After all these data and results in the last few five years, there were a lot of amazing studies trying to understand anthropomorphism towards artificial intelligence that are probably the most disembodied, non-human agents that we can imagine. These studies are very cool. They investigated a lot of specific cases, for example virtual or self-driving. That was a matter of debate: the car accidents that happen with a virtual driver. Who do you blame? The driver, the virtual driver, the human driver: whose fault is it? The studies demonstrate that we mostly blame the virtual driver, and we use more internal factors when car accidents happen with a virtual driver. The studies also demonstrate how we tend to attribute more trust to a virtual driver who is more like humans.

The similarity also influenced our feeling of trust over an artificial intelligence algorithm able to drive our car. That is why a lot of companies start to anthropomorphise our virtual driving and virtual drivers. For example, they attribute a proper name to the virtual driver. They also add a human voice or some bodily features, so the hands or face and so on. That has an impact on the trust over these disembodied entities able to do human things.  So I don’t have an answer.I have to admit it, obviously.but I think that to try to substantiate this question with insights from neuroscience. There are two points that I outlined a few seconds ago, that are important. 

First, that we tend to attribute human capacities to non-human agents. In this process, the human likeness, the fact that I perceive as similarities, over the non-human agents matters could probably be very informative in the field of translation, when I can attribute the status of a translator to an artificial, intelligent, algorithm which translates my sentence from one language to the other. We probably need to start questioning how we can improve the likeness of translators, the digital translators, with humans to foster some anthropomorphism, also a tendency in this field.

3. Why are human beings faster than machines in understanding simple things like “a cup of tea”?

Yes, as my previous answer probably already suggested, I think that the evidence that there is a strong involvement of my motor cortices in linguistic processes is in a way, Pandora’s box for translation. Today, there is this embodied approach to language.
According to this approach, we know that language development, language production obviously but also language comprehension is strongly related to my somatosensory motor cortices. So in a way, the semantic access to a meaning is not solemnly related to linguistic regions, but also to the the motor activation, or the somatosensory activation related to the word that I’m saying.

Just to give you an example, if I listen to the word ‘grasp’, so a hand-related gesture, a verb that identifies a hand-related gesture obviously, I respond with my linguistic region, I do a phonetic conversion and so on, of course. But there is also an activation of my motor cortex, particularly the somatotopic region that I actually used to move my hand and grasp my cup in the real world.The verb that is transferring, obviously in a symbolic way, activates my motor cortex and facilitates the access to the concrete meaning that is grasping something through the activation of my motor cortices. That is extremely interesting. We are so rooted in our body in a way that we can’t even imagine.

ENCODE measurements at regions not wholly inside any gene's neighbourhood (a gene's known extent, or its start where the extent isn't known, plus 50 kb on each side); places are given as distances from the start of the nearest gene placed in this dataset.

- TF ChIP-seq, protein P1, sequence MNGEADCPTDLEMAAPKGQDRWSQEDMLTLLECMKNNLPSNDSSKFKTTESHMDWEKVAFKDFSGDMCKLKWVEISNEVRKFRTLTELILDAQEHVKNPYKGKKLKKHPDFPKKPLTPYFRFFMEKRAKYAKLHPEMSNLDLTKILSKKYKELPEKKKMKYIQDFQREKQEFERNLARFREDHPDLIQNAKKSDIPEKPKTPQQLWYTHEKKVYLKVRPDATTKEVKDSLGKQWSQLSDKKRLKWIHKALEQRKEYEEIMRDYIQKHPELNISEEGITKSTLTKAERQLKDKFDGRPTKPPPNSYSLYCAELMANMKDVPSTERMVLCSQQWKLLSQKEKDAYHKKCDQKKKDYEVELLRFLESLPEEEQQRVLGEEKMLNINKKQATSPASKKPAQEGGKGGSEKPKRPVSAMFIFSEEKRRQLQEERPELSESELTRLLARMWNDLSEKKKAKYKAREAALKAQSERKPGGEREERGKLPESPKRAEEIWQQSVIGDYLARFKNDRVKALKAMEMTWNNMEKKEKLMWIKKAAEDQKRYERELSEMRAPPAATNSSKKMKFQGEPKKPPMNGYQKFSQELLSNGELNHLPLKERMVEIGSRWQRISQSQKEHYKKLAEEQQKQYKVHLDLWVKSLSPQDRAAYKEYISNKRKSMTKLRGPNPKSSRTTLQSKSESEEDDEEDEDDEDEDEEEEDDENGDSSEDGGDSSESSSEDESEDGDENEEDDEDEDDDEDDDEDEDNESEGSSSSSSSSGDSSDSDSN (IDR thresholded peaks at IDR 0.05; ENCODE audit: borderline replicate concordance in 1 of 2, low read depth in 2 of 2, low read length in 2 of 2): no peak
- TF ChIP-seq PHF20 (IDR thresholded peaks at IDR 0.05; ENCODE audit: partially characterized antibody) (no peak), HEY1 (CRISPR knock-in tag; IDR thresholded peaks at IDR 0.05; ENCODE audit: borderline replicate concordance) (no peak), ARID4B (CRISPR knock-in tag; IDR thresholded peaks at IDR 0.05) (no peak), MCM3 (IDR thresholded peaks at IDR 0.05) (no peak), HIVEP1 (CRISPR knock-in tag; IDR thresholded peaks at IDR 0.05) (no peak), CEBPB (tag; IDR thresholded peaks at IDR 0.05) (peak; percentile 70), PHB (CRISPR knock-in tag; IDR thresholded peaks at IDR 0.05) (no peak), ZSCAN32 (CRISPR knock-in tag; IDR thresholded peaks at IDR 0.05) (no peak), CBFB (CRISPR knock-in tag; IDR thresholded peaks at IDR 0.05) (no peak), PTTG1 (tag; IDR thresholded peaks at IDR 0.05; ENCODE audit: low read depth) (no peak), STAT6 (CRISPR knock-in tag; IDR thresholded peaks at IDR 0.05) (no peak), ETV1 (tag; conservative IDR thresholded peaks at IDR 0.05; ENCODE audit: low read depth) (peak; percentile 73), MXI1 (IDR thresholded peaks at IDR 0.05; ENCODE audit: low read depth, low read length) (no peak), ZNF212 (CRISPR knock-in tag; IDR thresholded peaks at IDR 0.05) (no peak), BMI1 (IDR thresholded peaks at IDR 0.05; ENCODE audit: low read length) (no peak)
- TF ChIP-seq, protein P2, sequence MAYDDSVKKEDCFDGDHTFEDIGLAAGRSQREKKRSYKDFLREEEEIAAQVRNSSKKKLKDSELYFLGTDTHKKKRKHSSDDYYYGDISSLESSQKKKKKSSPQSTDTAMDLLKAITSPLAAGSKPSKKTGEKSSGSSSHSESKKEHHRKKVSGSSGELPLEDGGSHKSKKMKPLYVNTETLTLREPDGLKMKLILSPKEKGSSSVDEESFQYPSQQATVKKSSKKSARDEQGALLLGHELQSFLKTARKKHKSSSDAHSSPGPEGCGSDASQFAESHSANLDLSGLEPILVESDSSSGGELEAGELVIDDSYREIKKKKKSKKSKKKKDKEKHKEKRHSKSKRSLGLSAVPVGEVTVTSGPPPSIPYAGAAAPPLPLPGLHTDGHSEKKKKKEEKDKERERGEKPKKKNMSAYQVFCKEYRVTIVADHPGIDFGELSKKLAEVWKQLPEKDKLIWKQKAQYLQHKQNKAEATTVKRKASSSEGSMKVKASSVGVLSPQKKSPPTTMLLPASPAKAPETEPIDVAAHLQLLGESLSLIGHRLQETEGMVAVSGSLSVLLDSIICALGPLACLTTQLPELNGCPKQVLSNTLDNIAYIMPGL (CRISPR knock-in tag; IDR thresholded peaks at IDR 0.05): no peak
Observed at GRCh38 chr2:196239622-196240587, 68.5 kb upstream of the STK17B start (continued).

But neuroscience starts…I liked this bodily rooting of our high-level functions. The fact that I activate my motor cortex in response to, for example, the verbs of action and that is the same, for example, if I listen to “I kiss”,”I want to kiss you”,”I want to hug you”, “I want to kick you”.

All the time, I activate my motor cortices in a somatotopic way. The motor cortex that I will use to actually kiss and kick you. in the real world. But that kind of somatomotor activation is not restricted to concrete verbs, for example. We also use our somatosensory cortices, or even motor cortices, to access figurative meanings.

For example, if I say to you “Luca, that man is oily, I don’t trust that man. I don’t feel comfortable when he comes into the room. I don’t like his behavior and I think he pretends to be someone that he isn’t.” All these figurative, all these concrete meanings can be translated in my metaphor. So I said directly, “Luca: that man is oily.” And you suddenly grasp what I want to say and you activate your sensory motor cortices, the sensory motor cortex that you would use if you actually had this oily sensation under your fingers. That helps you to substantiate and understand what I want to say. I think that this is amazing because it means that we also use our body to learn how to say something, to transfer symbolic and abstract meaning.

We use our deeply embodied experiences to be in touch with others, because we share those common physical experiences. Obviously this approach to language growing up in the current model of mind, currently, we have this embodied model of mind. Basically it relates a lot of high functioning to our embodied experience and our relation to the world that are primarily mediated by our body. During the history of science, and in neuroscience specifically, we have had a lot of different models of mind.

For example, before this embodied model we had the computational model of mind, according to which we can code cognition and consciousness and even the mind in algorithms, if the algorithms were good enough. So I don’t think that this embodied model of mind is the best that we can have, or that it won’t change in the future.

For sure it will. But I think that after so many models and so many researchers, we need to be astute enough to ask the best question to the models that are in force at a specific time. I think that what we can learn thanks to the embodied model of mind is what kind of linguistic process an artificial intelligence that is totally disembodied can have. The fact that our algorithm,  that we use to translate my sentences doesn’t have fingers, so it doesn’t feel the oily sensation under their fingers.How these embodied entities and this disembodied experience can impact the way it translates my oily words and my oily meanings. It matters, or not, and what can happen if I can have this kind of bodily related experience in the process of virtual or digital translation.